Preventing Ocean Pollution Starts with Us

On June 08th, together with millions of people around the globe, I celebrated World Oceans Day, an opportunity to reflect on the importance of oceans in our everyday lives and what we can do to preserve its natural resources for future generations.

With shocking recent news announcing that marine life is facing extinction, that 36 percent of sea turtles are affected by marine debris, that numerous shark species could be extinct in just over a decade, … it’s hard to believe that the future of our oceans is in our hands and could depend on our everyday actions to protect it.

Yet, contributing to protecting our oceans and reducing pollution can be as easy as taking these few simple steps:

  1. Choose items at the store that come in less packaging and recycle whenever possible.
  2. Avoid using single use plastic items such as plastic cups, forks, bags, ….
  3. Participate in cleanup efforts. If you’re a diver, Dive Against Debris with the Project AWARE Foundation. The data collected from these events are critical to inform, persuade and empower policy makers and other stakeholders to establish and improve integrated solid waste management practices. Practices where we reduce, reuse, and recycle our way to an ocean free of marine debris.
  4. Set an example for your children. Teach them to protect the environment … or let them teach you!

plastic cup underwater marine debrisThrough cleanup events, the Ocean Conservancy, the Project AWARE Foundation, and the Marine Conservation Society are monitoring the types of litter that wash up on beaches and poses threats to marine wildlife. Cigarette butts, food containers, cans, rope, discarded fishing nets and plastic bottles have all been present in cleanups for the past 25 years. Cleanup participants have found enough cups, plates, forks, knives and spoons over the last 25 years to host a picnic for 2 million people.

According to the United Nations Environment Programme (UNEP), the sources of pollution include poorly managed landfills, riverine transport, untreated sewage, storm water discharges and industrial and manufacturing facilities with inadequate controls. Coordinated strategies are needed at local, national, regional and international levels.

The recent introduction of the Trash Free Seas Act, a bill that calls for research, assessment, reduction and prevention of ocean litter, is a great step forward. But policymakers aren’t the only ones with a responsibility to deal with the issue; we all have a role to play in keeping our ocean clean and free of litter. Relying only on policymakers to fix the issue of marine pollution is not good enough.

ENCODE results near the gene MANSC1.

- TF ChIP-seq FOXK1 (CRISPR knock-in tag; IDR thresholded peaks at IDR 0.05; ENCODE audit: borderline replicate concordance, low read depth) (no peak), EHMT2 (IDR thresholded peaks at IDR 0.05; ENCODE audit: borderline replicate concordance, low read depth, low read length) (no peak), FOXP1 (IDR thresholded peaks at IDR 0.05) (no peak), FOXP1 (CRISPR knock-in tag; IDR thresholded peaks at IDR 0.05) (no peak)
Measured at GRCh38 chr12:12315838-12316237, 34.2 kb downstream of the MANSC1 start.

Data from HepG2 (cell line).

Ending ocean pollution is an important and worthy goal. Efforts should take into account all forms of pollution and put greater responsibility on us – the consumer – to think about where that food wrapper will end-up if we choose to drop it on the ground. When debris falls from our hands to the sea, it could be there for generations to come …. so think twice, dispose of your rubbish properly and reduce, reuse, recycle!

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  1. sandy

     /  July 29, 2011

    These plastics start as nurdles (pre-production plastic) and sadly, they end up in our oceans in that form. Check out this video to know more.

  2. hi,
    Am interested with your photo of jellyfish and the plastic cup in your post:Preventing Ocean Pollution Starts with Us.
    Am giving a talk to the public for conservation purpose and not commercial about marine litter. Can I use your picture and how do I acknowledge it in my presentation?

    Thanks and best regards.

    • Thank you for your interest in my blog post and this image in particular. Unfortunately I don’t own this image and I don’t really recall where I sourced it. I thing it was recommended by WordPress in their automated media library where they pull images from Wikkicommons images. Should you need marine debris images for your talk I would recommend you visit Project AWARE on Flickr. You can use any images as long as you credit the Project AWARE Foundation. I hope it helps. Best regards and good luck with your talk.

  1. Let’s Protect Oceans | Libdrone's Thoughts and Musings

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